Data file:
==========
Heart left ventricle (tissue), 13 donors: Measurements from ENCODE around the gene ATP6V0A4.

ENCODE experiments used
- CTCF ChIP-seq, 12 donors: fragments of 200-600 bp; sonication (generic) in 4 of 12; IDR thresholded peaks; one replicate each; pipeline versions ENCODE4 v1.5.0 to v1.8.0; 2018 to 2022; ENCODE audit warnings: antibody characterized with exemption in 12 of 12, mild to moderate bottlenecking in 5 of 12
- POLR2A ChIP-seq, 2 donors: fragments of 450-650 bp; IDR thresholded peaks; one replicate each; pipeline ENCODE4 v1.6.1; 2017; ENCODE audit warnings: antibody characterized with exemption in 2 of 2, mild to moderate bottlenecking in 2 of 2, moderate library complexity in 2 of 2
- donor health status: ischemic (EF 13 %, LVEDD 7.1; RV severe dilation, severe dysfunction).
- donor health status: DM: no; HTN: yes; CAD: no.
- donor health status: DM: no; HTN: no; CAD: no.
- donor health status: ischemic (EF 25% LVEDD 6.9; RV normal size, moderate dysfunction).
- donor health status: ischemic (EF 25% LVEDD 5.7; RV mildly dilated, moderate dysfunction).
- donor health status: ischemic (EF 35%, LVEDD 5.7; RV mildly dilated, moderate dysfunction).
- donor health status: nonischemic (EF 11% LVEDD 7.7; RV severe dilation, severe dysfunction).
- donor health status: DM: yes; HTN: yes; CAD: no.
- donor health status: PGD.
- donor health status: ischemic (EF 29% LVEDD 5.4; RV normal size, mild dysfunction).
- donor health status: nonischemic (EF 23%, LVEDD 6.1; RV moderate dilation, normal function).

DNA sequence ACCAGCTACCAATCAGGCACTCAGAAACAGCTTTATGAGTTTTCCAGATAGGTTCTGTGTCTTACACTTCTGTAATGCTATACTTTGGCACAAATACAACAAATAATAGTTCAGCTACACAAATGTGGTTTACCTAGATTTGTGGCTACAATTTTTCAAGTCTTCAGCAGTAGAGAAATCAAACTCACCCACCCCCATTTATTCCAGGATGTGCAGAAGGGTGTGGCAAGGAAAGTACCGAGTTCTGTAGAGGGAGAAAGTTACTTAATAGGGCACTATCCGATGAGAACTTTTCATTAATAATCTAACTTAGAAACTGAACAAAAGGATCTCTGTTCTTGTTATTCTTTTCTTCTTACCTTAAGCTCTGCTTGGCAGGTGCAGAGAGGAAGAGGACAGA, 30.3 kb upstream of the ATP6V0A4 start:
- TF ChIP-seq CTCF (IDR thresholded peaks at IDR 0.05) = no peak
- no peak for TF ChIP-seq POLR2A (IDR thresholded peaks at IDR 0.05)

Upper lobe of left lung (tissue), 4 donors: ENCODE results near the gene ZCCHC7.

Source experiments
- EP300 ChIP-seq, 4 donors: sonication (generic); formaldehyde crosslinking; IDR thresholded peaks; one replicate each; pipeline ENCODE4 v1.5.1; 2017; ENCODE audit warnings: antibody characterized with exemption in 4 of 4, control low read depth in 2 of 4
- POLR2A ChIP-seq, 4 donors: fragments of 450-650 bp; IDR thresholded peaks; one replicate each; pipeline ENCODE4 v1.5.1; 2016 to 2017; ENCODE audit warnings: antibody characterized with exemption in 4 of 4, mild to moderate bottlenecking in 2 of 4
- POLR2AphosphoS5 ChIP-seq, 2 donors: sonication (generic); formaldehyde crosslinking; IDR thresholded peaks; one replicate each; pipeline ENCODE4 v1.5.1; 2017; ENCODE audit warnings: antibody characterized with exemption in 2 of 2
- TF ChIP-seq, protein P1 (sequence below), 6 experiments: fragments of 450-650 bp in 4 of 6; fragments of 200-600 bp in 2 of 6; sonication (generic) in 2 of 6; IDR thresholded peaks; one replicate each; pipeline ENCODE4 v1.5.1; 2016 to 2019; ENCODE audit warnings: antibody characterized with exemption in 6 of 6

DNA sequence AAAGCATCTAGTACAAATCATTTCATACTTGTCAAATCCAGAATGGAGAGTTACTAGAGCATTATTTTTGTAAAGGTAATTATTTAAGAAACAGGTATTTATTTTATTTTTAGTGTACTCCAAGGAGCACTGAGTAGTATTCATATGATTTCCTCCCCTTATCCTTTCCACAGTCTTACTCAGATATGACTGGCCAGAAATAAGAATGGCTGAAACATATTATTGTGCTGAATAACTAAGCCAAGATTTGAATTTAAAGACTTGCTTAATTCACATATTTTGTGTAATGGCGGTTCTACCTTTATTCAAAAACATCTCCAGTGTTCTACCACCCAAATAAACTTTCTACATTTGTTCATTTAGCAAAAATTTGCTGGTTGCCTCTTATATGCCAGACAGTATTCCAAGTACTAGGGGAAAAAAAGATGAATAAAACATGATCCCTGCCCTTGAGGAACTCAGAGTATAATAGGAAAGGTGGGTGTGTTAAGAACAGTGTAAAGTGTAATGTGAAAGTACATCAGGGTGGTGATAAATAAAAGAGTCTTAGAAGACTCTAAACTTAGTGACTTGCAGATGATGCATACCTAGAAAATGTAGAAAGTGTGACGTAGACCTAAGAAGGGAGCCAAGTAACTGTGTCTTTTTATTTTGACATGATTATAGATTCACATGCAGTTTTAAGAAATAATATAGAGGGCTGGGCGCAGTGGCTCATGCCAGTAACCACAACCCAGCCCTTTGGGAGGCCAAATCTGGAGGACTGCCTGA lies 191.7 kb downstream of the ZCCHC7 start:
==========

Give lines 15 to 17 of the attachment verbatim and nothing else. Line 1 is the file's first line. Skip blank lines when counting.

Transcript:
- donor health status: nonischemic (EF 23%, LVEDD 6.1; RV moderate dilation, normal function).

DNA sequence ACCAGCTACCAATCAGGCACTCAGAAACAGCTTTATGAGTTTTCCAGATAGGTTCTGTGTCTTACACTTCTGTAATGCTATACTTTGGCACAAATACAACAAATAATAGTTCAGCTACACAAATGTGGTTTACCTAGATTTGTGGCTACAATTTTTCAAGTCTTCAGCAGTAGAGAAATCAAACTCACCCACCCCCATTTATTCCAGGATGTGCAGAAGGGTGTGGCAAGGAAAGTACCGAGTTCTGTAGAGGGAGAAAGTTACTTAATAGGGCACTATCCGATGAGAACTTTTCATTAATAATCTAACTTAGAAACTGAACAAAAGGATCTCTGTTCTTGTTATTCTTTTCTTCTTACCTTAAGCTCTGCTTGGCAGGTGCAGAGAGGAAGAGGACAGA, 30.3 kb upstream of the ATP6V0A4 start:
- TF ChIP-seq CTCF (IDR thresholded peaks at IDR 0.05) = no peak